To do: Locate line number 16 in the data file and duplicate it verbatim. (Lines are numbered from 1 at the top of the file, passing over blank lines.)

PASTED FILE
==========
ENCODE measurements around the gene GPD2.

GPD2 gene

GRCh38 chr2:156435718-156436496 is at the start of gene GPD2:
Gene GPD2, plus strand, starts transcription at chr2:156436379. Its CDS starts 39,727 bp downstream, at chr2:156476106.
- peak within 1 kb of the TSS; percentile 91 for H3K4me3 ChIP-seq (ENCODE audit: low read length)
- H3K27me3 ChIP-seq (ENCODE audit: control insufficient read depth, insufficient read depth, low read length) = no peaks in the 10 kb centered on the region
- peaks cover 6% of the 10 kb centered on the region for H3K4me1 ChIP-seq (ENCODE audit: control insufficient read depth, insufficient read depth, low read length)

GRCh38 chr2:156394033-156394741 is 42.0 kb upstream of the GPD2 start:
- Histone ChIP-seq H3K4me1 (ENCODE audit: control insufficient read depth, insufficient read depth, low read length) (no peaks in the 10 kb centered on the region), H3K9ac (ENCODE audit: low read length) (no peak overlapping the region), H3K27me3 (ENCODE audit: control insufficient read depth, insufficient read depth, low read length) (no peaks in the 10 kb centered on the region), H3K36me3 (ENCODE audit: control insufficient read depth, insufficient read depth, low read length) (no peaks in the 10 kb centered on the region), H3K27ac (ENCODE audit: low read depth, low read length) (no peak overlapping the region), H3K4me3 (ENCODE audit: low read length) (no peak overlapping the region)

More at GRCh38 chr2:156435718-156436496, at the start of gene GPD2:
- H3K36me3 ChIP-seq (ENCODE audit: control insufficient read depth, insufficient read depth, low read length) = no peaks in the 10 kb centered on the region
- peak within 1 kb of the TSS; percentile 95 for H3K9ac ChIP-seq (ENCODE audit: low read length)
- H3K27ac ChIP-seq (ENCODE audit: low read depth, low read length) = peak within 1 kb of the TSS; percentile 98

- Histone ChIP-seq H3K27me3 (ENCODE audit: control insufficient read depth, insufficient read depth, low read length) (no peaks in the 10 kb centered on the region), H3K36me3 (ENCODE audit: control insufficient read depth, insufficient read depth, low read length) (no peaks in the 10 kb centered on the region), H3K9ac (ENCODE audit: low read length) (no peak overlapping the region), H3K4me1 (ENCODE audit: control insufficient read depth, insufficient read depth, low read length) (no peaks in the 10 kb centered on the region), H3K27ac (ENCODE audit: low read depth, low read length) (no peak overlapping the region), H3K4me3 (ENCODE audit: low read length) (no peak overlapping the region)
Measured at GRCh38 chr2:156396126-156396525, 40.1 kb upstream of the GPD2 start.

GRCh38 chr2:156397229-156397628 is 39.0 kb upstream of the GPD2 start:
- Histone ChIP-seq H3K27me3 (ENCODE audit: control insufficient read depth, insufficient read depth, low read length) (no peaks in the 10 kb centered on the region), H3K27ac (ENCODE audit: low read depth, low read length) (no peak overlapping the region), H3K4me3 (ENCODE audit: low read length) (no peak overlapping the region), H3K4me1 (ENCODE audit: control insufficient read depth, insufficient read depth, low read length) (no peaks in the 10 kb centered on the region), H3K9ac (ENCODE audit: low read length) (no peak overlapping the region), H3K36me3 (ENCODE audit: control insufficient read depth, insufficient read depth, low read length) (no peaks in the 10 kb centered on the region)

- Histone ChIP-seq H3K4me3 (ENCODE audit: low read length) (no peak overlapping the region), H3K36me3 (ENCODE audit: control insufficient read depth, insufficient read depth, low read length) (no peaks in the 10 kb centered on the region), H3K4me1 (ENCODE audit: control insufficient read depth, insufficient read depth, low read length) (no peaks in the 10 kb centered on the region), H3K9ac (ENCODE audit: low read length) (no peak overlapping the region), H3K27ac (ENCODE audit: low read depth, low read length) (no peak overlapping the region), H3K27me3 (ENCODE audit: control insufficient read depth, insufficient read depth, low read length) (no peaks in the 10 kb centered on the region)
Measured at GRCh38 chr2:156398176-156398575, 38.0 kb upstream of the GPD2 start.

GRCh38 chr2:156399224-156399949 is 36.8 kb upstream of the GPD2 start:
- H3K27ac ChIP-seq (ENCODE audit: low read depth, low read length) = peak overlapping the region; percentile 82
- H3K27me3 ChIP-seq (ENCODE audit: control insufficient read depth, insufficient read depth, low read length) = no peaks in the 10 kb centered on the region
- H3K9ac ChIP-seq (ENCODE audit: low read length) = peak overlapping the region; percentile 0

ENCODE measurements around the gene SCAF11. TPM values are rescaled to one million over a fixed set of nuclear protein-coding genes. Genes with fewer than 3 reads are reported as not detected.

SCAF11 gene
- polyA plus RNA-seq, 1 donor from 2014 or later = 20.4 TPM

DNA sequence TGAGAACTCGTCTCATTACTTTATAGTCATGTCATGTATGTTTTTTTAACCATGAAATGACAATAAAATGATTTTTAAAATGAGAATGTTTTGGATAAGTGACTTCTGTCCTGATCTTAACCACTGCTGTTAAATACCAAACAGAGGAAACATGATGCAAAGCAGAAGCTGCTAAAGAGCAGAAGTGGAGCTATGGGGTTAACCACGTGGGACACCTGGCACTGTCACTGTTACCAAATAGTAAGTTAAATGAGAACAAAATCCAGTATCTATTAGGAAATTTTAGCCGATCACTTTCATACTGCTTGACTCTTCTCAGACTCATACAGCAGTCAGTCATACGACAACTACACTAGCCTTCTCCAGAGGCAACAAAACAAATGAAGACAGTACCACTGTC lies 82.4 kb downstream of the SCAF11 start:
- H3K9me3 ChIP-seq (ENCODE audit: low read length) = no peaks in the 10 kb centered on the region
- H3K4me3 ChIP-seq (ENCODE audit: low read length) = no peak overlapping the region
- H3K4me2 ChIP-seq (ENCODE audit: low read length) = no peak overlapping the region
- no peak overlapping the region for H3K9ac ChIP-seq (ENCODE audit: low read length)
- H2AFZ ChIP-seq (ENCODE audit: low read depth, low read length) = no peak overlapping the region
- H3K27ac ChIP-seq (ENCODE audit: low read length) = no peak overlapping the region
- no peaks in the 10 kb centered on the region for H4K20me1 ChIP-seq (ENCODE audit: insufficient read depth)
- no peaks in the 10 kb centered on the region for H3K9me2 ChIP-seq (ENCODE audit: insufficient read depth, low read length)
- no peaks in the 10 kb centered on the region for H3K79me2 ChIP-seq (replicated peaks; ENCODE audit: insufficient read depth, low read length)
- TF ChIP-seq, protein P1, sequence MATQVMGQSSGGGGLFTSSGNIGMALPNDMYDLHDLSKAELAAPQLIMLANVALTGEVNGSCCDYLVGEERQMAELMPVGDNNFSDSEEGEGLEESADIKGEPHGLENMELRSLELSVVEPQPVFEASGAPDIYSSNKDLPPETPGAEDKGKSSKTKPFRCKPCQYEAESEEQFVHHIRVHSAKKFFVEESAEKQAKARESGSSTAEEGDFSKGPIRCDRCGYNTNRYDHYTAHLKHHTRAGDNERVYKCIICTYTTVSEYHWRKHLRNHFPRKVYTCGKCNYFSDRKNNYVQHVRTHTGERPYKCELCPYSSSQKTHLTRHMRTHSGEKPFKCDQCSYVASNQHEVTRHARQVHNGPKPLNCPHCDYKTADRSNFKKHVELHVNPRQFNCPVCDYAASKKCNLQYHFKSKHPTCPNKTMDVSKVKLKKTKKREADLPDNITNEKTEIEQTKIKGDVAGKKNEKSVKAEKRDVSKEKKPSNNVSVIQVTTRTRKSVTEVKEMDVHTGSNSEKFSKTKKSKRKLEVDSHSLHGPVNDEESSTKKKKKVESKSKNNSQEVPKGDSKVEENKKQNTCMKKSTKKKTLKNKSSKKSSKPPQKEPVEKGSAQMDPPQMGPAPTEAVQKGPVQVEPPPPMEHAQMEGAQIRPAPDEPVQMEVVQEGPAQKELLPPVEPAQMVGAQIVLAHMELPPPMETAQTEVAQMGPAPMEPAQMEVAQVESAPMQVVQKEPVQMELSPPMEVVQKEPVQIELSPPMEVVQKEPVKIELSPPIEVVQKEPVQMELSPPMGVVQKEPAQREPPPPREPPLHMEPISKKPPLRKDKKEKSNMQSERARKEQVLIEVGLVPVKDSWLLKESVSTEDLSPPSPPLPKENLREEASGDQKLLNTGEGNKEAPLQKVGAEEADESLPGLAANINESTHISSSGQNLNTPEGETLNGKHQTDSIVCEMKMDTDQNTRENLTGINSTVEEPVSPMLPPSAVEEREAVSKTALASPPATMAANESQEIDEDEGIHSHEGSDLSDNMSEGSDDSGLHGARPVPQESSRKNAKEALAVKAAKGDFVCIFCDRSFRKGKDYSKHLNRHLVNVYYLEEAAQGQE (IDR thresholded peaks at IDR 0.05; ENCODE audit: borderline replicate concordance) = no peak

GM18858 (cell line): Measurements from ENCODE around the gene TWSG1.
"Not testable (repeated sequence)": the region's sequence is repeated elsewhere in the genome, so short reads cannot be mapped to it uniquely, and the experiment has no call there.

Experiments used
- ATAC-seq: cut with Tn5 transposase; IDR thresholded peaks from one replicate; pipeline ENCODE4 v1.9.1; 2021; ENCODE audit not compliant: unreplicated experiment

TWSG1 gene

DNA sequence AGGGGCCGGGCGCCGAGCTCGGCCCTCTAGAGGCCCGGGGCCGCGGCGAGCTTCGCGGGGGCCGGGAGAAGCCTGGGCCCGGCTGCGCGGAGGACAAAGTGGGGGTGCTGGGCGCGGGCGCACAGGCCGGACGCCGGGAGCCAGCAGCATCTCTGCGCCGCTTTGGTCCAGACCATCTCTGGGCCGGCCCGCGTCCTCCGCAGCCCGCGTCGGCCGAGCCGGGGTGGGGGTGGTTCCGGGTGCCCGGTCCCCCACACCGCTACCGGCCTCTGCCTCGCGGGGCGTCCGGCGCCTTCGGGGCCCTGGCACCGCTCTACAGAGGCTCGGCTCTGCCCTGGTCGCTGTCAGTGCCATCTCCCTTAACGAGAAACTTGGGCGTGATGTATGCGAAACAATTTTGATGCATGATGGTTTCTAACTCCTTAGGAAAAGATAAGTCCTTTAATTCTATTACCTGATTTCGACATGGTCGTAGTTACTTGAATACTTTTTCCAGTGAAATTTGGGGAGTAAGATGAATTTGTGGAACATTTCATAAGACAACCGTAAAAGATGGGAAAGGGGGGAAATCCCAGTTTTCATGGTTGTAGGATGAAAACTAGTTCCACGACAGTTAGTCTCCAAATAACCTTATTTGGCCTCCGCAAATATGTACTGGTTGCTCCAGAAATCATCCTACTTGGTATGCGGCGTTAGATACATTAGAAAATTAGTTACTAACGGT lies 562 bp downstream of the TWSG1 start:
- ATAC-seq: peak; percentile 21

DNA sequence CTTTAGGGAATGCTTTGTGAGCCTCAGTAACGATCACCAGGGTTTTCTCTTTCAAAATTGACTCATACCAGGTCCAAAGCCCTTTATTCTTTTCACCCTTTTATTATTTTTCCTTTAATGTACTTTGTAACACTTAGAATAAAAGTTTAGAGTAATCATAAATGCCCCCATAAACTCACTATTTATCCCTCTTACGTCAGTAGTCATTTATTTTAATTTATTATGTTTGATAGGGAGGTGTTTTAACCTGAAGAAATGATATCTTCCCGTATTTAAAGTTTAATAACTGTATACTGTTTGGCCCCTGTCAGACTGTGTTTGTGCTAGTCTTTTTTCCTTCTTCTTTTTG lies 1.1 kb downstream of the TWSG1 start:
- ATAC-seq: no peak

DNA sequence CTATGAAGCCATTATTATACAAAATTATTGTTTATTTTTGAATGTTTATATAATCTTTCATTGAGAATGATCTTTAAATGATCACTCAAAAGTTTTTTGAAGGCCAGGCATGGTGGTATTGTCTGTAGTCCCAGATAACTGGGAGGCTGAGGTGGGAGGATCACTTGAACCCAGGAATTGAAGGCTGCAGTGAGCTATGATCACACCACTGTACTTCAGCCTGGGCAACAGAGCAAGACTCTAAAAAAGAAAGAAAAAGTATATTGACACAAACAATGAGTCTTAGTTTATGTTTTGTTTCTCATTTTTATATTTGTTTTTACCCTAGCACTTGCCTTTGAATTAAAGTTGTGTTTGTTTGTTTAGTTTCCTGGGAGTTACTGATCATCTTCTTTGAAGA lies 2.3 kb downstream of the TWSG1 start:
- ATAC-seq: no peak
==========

GRCh38 chr2:156397229-156397628 is 39.0 kb upstream of the GPD2 start: